From the LaunchPad

Welcome to The Launchpad, SoundRocket’s blog, where we share our insights and musings on the science of doing science (well), #soundscience.

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Assessing event-based college student drinking and social context using mobile devices

Assessing event-based college student drinking and social context using mobile devices

Most surveys of alcohol-use ask about behaviors and patterns that happen days, weeks months or even years ago. It’s all retrospective recollection from study participants. It’s useful for identifying general trends but it’s fraught with measurement errors.  And when the topic of the study is binge drinking, errors involving memory can increase. — even if you’re asking the question the next day.

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Examining the Feasibility of Using SMS When Surveying College Students

Examining the Feasibility of Using SMS When Surveying College Students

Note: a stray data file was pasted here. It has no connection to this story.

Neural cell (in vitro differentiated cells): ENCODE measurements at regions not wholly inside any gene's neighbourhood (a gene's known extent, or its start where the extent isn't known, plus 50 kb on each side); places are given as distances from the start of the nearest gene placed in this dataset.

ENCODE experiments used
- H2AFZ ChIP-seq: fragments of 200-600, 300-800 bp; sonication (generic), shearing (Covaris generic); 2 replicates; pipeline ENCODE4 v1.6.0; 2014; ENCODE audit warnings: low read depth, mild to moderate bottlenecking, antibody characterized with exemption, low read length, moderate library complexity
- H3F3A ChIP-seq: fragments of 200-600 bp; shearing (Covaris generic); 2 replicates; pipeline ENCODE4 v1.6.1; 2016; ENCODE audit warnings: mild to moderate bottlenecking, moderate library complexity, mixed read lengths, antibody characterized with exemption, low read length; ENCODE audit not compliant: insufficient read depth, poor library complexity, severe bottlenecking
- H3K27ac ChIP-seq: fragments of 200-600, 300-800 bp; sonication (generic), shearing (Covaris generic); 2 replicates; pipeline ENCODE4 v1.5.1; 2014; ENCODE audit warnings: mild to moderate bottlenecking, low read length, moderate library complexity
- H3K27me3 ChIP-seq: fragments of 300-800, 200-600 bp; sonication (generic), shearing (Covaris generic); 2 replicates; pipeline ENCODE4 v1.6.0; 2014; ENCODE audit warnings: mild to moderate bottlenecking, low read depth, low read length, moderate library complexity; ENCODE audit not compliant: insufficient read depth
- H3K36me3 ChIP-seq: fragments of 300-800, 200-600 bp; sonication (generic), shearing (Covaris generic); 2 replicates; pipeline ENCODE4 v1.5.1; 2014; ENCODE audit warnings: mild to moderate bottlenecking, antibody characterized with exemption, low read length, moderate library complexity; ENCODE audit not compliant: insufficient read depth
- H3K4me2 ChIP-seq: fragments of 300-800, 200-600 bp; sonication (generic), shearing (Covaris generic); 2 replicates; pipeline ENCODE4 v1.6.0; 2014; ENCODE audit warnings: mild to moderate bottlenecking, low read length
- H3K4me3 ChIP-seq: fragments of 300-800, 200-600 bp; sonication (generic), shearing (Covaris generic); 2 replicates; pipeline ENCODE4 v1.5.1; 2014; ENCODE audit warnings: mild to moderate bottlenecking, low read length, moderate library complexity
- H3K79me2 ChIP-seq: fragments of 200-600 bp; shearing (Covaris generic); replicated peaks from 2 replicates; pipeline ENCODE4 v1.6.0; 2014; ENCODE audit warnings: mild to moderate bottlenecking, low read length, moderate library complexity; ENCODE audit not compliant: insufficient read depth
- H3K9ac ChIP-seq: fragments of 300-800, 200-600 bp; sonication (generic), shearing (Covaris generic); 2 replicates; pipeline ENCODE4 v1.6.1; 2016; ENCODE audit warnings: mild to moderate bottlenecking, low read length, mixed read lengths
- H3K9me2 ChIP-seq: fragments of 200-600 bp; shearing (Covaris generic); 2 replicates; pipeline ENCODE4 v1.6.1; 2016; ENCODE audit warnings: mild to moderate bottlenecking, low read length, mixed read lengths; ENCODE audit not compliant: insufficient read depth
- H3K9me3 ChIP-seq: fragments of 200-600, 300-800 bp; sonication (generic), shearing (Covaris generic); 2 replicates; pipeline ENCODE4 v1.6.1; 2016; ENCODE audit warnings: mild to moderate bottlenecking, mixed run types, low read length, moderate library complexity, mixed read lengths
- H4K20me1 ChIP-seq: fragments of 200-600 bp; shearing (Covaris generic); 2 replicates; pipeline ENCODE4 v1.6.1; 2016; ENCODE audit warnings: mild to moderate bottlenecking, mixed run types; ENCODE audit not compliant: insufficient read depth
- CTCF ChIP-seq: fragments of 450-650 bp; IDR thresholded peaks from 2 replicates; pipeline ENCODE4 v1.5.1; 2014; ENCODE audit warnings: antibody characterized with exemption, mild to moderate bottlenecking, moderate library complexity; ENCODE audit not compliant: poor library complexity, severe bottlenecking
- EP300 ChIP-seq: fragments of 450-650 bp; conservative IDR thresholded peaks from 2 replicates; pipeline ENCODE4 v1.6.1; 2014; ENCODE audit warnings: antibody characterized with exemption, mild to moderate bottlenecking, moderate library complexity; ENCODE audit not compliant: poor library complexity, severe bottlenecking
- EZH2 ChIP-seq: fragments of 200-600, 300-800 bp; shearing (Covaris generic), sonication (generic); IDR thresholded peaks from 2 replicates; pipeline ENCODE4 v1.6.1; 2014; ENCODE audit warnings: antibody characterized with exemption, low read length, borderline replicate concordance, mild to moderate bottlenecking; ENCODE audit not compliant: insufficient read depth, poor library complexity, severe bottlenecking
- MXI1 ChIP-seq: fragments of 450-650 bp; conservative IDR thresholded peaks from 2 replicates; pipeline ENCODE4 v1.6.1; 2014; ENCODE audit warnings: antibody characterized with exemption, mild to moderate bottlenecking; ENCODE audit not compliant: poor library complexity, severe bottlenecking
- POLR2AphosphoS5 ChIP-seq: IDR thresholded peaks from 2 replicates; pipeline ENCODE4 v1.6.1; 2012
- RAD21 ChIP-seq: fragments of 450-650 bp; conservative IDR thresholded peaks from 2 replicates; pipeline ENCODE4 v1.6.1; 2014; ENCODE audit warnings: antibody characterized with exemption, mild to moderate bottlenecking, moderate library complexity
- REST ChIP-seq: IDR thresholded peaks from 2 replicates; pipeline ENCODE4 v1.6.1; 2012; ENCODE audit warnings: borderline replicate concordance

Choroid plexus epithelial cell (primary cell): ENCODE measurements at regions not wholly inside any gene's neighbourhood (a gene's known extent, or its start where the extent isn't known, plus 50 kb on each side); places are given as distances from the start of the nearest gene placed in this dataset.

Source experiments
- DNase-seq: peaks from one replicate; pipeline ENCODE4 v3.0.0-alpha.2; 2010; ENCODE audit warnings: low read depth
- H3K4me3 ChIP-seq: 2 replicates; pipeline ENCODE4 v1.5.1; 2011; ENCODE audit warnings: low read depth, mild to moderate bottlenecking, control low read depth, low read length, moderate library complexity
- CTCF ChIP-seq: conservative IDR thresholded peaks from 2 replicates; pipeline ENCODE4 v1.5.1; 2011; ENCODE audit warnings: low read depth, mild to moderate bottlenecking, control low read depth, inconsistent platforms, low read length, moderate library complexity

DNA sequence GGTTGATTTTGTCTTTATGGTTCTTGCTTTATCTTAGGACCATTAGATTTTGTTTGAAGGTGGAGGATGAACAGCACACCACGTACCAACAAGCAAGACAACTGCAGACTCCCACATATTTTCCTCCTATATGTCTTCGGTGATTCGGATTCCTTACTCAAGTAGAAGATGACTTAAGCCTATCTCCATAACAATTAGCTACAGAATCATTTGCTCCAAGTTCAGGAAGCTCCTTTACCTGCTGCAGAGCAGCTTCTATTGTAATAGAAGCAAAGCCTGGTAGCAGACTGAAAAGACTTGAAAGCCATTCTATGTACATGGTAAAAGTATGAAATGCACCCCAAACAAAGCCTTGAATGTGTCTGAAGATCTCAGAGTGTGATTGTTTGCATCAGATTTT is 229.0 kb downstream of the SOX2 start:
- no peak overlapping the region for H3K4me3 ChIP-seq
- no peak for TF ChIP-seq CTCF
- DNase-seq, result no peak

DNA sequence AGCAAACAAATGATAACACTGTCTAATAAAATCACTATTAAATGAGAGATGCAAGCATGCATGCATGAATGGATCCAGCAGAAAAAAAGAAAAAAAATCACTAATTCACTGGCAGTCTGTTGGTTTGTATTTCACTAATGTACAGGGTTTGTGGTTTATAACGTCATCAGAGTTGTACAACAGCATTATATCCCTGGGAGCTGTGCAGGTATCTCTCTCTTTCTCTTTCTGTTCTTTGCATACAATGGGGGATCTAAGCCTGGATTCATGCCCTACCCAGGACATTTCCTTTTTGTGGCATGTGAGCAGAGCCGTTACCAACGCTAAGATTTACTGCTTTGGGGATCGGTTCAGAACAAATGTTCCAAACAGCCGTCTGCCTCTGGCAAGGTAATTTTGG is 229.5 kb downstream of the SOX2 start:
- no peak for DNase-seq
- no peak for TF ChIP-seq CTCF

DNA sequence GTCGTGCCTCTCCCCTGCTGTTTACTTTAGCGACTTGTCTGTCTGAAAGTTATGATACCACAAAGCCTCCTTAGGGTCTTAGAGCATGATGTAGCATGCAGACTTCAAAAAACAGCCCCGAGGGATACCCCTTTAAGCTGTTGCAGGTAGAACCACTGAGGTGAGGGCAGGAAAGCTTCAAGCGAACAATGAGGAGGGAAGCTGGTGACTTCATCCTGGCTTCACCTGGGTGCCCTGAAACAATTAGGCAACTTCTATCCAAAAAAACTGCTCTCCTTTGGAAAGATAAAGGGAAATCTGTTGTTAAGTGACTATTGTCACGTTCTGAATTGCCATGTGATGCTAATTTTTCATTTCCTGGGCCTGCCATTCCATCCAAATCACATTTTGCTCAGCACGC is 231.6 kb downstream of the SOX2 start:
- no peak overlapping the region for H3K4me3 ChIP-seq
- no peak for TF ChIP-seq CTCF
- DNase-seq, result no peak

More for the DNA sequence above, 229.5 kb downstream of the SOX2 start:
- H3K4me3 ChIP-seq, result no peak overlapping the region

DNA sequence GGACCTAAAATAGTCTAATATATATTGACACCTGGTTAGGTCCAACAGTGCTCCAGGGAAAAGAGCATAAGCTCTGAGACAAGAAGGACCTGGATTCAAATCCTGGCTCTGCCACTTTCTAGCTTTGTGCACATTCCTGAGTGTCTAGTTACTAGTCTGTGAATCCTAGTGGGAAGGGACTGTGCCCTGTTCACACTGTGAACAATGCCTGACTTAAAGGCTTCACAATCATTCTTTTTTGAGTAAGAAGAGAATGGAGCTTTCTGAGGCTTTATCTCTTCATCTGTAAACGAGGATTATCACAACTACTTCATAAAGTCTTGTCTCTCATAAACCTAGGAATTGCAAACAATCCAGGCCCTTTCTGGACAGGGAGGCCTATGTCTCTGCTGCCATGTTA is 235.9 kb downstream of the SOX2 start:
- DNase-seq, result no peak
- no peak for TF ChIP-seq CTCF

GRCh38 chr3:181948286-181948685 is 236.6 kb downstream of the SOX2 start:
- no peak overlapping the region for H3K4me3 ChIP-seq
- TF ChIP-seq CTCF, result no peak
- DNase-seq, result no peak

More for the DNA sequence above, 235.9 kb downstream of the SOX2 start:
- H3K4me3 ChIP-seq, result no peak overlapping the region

ext messages (also known as Short Message Service, or SMS) are more and more becoming the go-to medium of communication. This especially is the case for today’s college students, who seem to conduct their social and even business lives completely via their smartphone.

Scott Crawford and the team at SoundRocket looked at the data surrounding the efficacy of using SMS when surveying college students, resulting in a presentation at the 2013 American Association of Public Opinion Research (AAPOR) Conference.

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Why We Do Checklists

Why We Do Checklists

It has been a while since I have communicated about the importance of checklists.  It feels that the time is right to do so again… as it will become a more and more important element to what we do as we grow.

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Six Common Mistakes in Survey Research

Survey research is a part of the scientific process – and even a science on its own.  So why do researchers abandon the science when they implement their studies?  An astronomer would not go to the hobby store to buy a telescope to study the galaxy.  A geneticist would never purchase non-sterile test tubes from an unknown source to capture saliva samples from research subjects.  So why do social scientists routinely treat their own data collection tools this way?   

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